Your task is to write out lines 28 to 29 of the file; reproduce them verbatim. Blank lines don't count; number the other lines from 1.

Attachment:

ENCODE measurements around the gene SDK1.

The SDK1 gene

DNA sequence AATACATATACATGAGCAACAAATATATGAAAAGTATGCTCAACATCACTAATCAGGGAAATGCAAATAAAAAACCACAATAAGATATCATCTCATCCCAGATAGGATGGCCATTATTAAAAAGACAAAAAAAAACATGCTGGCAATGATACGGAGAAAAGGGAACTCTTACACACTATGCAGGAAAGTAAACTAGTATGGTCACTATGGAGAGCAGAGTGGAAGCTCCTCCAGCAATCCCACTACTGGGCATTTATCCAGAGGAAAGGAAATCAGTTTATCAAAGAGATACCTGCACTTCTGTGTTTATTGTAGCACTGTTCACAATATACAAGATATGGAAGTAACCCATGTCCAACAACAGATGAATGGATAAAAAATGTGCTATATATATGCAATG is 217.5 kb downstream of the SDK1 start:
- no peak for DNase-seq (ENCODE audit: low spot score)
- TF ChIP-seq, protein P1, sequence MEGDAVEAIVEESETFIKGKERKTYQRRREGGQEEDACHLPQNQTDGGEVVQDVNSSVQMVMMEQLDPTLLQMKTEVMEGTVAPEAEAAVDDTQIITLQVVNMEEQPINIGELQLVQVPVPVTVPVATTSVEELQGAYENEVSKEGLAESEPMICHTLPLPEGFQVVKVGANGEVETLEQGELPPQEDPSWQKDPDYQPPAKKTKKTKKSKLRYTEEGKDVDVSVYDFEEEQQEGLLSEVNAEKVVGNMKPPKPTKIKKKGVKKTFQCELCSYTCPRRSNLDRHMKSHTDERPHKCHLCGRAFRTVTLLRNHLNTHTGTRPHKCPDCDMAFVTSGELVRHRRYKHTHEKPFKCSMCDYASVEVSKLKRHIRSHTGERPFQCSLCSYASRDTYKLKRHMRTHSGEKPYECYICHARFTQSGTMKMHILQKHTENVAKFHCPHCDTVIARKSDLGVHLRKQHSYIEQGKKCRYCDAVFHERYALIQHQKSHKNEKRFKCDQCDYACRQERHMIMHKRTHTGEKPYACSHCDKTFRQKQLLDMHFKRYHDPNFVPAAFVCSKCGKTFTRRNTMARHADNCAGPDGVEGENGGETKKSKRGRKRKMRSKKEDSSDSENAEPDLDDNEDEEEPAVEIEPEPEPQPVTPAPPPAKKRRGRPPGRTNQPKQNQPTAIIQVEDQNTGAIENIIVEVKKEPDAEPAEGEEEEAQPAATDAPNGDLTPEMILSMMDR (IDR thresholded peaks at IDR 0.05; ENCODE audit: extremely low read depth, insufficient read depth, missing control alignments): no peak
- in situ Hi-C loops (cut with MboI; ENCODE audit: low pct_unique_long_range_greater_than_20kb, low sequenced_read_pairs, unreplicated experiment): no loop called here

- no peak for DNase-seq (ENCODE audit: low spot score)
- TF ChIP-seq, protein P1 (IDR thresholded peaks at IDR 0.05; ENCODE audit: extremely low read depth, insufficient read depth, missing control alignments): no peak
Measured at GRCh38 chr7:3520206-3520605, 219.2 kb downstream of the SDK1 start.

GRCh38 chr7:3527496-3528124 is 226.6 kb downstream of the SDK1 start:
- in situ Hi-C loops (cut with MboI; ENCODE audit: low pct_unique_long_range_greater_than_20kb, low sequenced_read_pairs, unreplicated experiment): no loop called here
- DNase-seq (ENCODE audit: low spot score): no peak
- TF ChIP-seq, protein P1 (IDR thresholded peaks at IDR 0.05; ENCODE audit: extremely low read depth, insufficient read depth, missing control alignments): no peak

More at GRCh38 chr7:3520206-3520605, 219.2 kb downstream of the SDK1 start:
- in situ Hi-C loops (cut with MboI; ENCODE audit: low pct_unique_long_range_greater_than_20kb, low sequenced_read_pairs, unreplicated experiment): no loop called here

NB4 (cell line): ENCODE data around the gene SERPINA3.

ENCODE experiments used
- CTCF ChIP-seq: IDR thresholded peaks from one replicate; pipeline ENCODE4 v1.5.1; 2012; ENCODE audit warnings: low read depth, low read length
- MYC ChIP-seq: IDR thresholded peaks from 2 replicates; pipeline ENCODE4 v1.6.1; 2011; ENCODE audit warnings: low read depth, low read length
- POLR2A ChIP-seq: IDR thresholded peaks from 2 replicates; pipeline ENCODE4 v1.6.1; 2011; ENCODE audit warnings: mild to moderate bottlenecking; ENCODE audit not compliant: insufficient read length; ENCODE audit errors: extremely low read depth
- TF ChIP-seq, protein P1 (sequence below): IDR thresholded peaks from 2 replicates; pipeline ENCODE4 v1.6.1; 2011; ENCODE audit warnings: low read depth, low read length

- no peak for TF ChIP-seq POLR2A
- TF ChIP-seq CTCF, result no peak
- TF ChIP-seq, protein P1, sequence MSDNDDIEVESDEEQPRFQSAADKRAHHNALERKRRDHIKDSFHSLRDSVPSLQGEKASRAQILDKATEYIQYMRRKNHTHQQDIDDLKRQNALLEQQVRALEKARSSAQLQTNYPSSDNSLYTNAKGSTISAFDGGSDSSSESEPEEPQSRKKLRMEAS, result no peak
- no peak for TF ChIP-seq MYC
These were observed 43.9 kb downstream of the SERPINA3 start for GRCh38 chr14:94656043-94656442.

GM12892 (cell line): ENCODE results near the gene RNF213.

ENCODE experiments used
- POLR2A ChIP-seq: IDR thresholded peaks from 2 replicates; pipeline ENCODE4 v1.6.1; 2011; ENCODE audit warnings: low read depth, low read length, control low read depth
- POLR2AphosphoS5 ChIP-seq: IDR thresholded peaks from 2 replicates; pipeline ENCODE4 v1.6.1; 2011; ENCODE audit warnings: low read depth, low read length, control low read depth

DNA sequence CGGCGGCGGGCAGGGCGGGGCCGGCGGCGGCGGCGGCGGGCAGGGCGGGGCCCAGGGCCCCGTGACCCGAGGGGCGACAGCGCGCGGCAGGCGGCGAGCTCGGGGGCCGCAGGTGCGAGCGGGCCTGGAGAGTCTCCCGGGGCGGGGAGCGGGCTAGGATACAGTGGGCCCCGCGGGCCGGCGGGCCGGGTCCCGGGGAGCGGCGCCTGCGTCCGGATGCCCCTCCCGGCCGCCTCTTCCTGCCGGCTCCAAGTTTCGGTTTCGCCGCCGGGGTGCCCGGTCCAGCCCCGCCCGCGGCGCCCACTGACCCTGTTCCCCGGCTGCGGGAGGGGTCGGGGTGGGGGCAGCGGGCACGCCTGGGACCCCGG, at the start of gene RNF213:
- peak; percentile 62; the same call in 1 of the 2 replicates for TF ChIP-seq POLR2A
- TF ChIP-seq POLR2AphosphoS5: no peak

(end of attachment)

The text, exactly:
ENCODE experiments used
- POLR2A ChIP-seq: IDR thresholded peaks from 2 replicates; pipeline ENCODE4 v1.6.1; 2011; ENCODE audit warnings: low read depth, low read length, control low read depth